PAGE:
An on-farm plastic recycling initiative, Plasback, seems to be gaining momentum as the agricultural industry moves to reduce its environmental impact.
The report, which looks to measure the growth of the organics sector, states that New Zealand’s organic dairy sector has grown by 55% since 2017 to be valued at $153.7 million.
The average herd size on an organic dairy farm in New Zealand stands at approximately 300 cows, compared to 440 cows in the average non-organic herd.
At a launch event for the report, Fonterra global business manager organics Andrew Henderson said organic dairy producers tended to have a lower stocking rate when compared with conventional farmers.
“Overall, I think if you look at it on a per kilo milksolids basis, organic farms on average are about 20% down and a lot of that’s to do with synthetic fertilisers, but also around that stocking rate as well.”
He added that, overall, organic farming was better for the environment, with lower nutrient run off.
Henderson said consumer recognition was still a big issue for the organic dairy sector.
“We still have a long way to go; a little bit of a journey to continue to educate consumers globally on what organics is,” he said.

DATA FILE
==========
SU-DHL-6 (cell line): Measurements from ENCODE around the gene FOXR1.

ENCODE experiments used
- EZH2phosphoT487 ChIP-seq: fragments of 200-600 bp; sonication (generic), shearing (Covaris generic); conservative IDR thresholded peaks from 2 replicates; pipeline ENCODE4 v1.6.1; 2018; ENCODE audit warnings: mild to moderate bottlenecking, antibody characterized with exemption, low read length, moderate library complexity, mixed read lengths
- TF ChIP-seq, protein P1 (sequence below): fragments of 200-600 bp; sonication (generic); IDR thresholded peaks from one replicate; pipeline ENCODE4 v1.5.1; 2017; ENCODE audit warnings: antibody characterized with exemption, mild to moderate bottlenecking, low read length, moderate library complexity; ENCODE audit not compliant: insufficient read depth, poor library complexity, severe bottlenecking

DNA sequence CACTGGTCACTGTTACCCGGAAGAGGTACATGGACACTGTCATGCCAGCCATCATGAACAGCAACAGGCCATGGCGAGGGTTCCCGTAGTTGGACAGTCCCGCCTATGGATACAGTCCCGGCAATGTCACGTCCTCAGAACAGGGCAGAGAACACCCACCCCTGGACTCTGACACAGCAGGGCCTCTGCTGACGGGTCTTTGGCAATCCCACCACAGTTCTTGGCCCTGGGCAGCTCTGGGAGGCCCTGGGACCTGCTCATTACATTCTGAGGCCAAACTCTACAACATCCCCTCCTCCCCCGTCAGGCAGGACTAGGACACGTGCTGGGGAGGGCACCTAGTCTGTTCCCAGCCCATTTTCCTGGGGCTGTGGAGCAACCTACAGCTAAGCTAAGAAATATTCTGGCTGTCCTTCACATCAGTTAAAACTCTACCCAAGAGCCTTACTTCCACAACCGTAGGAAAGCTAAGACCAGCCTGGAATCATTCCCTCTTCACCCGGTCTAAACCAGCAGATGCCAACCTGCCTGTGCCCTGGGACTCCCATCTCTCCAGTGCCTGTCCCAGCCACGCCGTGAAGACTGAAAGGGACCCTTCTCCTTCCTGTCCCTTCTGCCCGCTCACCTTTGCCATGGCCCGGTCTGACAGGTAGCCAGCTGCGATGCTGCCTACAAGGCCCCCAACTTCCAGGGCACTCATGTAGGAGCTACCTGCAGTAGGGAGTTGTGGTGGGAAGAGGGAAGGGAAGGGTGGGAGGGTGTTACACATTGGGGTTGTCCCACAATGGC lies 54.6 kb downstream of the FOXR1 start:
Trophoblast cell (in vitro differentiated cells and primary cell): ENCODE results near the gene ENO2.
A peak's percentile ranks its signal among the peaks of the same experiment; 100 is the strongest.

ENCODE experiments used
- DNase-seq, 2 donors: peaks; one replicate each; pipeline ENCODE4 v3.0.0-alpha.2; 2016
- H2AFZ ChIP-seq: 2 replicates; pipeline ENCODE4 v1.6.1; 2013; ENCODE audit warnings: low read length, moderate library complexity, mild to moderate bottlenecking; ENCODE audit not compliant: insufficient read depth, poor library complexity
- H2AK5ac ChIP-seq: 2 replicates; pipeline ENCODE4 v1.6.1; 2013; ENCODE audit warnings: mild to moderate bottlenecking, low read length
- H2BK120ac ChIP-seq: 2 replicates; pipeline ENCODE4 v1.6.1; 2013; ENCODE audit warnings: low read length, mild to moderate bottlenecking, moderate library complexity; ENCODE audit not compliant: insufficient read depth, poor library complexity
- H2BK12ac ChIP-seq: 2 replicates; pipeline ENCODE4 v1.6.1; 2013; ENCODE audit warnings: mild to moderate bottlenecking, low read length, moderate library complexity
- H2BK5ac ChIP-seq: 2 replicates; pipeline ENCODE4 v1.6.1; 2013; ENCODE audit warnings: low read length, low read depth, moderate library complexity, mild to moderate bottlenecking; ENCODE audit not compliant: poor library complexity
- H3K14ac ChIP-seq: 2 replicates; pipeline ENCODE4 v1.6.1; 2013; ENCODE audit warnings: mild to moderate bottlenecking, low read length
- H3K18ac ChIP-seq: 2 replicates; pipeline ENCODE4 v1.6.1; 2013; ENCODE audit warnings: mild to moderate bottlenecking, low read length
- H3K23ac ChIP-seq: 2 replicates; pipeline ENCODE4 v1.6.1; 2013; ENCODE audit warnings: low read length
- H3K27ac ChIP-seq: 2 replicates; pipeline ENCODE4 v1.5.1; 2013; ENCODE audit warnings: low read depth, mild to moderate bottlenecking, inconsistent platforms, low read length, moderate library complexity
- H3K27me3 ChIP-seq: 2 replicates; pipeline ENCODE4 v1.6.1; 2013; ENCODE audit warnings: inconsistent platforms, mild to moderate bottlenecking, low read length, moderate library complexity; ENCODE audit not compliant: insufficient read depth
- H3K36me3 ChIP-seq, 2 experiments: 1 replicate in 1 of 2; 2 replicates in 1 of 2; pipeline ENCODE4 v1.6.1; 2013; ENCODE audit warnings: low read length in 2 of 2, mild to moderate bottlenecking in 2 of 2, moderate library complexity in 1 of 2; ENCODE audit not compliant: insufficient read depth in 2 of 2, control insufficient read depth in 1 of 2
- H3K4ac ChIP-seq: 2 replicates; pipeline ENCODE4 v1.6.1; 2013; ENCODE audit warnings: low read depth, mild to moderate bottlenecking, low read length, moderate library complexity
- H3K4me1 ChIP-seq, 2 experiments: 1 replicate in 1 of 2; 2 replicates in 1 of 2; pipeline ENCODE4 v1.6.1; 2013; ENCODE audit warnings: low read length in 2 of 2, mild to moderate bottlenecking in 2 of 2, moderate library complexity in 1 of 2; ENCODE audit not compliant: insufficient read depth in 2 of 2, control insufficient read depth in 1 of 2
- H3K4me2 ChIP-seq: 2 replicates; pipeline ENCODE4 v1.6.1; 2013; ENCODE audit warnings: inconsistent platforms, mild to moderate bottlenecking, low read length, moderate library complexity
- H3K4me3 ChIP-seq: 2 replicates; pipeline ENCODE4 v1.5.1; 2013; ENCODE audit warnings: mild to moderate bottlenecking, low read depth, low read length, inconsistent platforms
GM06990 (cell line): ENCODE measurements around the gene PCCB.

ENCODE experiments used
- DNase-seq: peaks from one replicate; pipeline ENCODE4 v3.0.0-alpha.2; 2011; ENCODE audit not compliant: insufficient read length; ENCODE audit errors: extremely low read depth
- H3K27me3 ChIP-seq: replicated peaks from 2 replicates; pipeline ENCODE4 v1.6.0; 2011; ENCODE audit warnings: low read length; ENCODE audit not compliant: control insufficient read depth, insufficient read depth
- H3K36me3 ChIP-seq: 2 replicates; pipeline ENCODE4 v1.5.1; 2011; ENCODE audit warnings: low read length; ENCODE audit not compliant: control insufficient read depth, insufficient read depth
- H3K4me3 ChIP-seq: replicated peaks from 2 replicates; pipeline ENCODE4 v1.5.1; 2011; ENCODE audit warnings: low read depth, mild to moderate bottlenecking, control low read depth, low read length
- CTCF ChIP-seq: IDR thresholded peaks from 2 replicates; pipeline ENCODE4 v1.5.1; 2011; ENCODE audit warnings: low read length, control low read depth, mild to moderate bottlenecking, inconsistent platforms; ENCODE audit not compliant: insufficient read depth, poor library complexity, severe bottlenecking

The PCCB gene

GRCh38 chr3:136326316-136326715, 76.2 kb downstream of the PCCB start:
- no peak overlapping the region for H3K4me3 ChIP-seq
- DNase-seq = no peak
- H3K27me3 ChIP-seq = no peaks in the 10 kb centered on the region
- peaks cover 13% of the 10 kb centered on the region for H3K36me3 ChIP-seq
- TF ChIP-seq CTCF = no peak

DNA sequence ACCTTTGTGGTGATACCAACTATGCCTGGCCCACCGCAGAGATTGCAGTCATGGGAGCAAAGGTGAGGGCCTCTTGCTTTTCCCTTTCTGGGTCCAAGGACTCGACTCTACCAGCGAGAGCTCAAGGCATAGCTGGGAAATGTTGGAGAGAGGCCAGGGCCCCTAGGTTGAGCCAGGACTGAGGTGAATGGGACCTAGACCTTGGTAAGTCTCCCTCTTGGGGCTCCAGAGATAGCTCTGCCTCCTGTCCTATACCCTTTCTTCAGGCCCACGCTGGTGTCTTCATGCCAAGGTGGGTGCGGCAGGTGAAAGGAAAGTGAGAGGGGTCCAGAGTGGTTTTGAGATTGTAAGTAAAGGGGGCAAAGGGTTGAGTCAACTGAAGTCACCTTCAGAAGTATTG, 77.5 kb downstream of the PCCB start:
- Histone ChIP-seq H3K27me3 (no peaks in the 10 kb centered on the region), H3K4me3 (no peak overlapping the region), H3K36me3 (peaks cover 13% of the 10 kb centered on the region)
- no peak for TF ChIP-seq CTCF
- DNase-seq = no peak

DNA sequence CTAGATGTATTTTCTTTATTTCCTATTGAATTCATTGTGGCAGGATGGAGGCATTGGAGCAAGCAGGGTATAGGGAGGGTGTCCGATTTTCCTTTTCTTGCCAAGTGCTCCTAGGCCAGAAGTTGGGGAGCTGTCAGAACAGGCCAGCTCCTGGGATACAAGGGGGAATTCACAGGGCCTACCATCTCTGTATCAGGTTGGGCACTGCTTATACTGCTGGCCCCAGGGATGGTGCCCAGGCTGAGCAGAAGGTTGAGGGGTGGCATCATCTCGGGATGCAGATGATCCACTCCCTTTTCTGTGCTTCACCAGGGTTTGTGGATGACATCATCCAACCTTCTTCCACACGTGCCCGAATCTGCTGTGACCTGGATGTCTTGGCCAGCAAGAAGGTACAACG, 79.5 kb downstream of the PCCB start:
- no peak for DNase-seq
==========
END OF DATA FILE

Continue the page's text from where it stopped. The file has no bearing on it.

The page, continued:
The report states that China is the largest importer of New Zealand dairy, where other sectors have more of a focus on the United States, the United Kingdom and Europe. “China is also one of the fastest growing markets for organic dairy products in the world,” the report states.
Exports to China had reached $81 million in 2020, according to the report.
OANZ chief executive Viv Williams said that the report showed how the organic sector on the whole represented New Zealand.
“Ours is a diverse sector ranging from the organic operations of corporate leaders like Fonterra and Zespri to community initiatives to promote local food security,” Williams said.
“We are confident we can do more as we realise our full potential to expand further.”